Moths of North Carolina
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View PDFGelechiidae Members: 3 NC Records

Filatima serotinella (Busck, 1903) - No Common Name


Taxonomy
Superfamily: Gelechioidea Family: GelechiidaeSubfamily: GelechiinaeTribe: GelechiiniP3 Number: 421125.00 MONA Number: 2172.00
Comments: The genus Filatima contains around 80 species that are primarily Holarctic in distribution, with the greatest diversity in semiarid areas of the western United States and Mexico. Their larvae are leaf tiers that feed primarily on legumes, but also exploit a variety of other vascular plants.
Identification
Field Guide Descriptions: Online Photographs: MPG, BugGuide, iNaturalist, Google, BAMONATechnical Description, Adults: Busck (1903a)Technical Description, Immature Stages: Busck (1903a)                                                                                 
Adult Markings: Filatima serotinella is easily recognized by the prominent labial brush, its overall blackish coloration, and the presence of a prominent chocolate-brown streak along the costa that terminates at a white costal spot. The following detailed description is based on that of Busck (1903a). The dorsum of the head and thorax have a mixture of white and purplish black scales, with the latter predominating. The antenna is purplish black, with very narrow and indistinct whitish annulations. The second joint of the labial palp is whitish above and strongly sprinkled with black scales, while the underside of the well-developed brush is black. The terminal joint is black with white at the extreme tip. The ground color of the forewing is black with white scales irregularly interspersed. A light chocolate-brown streak extends along the costa from the wing base to about three-fourths where it meets a costal white spot. An opposing whitish spot that is often ill-defined is present on the inner margin, and the two are sometimes connected to produce a faint fascia. The cilia are dark fuscous, with whitish scales intermixed, and fresh specimens often have one or two faint blackish lines that parallel the edge of the wing. The hindwing is dark shining fuscous, and the cilia light fuscous. The abdomen is yellowish brown on the first segments, and dark fuscous on the remaining segments. The legs are mostly dark fuscous to blackish with paler bands and annulations. The species is similar to F. pseudoacaciella, but is larger and lacks prominent whitish spotting along the costal region.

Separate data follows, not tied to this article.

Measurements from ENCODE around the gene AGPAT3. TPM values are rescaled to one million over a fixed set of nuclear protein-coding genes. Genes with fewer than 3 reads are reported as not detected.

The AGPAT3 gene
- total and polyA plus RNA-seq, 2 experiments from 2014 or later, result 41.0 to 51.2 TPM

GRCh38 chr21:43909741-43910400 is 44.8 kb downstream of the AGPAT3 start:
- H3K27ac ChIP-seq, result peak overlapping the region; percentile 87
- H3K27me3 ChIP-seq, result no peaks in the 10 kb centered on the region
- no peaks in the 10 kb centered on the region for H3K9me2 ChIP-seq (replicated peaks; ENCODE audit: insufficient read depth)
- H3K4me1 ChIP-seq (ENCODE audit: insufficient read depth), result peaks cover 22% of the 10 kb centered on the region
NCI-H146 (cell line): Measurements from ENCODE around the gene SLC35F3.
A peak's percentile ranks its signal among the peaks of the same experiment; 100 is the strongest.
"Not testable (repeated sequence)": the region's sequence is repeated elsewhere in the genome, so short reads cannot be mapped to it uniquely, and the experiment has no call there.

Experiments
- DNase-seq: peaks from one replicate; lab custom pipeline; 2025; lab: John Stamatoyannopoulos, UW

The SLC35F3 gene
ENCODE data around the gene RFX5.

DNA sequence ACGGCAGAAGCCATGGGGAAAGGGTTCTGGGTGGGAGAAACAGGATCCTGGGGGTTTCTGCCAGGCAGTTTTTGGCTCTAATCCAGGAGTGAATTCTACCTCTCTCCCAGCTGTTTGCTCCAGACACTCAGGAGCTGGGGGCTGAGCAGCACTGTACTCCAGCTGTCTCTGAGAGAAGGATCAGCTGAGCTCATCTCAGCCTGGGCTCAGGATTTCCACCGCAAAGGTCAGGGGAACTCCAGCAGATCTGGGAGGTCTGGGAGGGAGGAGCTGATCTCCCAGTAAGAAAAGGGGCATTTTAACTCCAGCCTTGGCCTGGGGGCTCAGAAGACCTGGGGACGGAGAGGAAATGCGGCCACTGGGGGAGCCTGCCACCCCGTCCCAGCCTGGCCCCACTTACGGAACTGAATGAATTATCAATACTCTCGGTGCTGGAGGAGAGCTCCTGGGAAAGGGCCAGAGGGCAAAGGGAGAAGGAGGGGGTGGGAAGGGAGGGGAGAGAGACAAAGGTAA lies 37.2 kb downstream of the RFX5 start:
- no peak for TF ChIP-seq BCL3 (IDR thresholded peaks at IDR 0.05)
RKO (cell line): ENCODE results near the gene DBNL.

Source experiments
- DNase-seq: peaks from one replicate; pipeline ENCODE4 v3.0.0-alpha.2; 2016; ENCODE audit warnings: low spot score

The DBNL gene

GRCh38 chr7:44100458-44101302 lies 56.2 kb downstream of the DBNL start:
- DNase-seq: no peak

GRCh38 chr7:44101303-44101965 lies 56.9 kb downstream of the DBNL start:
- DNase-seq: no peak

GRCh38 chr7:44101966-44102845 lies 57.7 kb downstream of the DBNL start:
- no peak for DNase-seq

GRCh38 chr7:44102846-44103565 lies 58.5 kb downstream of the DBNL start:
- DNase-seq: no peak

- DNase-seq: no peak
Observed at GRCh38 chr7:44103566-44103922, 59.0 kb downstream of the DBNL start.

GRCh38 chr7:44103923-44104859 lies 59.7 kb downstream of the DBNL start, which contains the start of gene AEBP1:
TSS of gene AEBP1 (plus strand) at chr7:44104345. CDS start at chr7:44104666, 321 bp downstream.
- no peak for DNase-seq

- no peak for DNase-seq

Forewing Length: 16-21 mm (Busck, 1903a)
Adult Structural Features: Busck (1939) has illustrations of the male and female genitalia.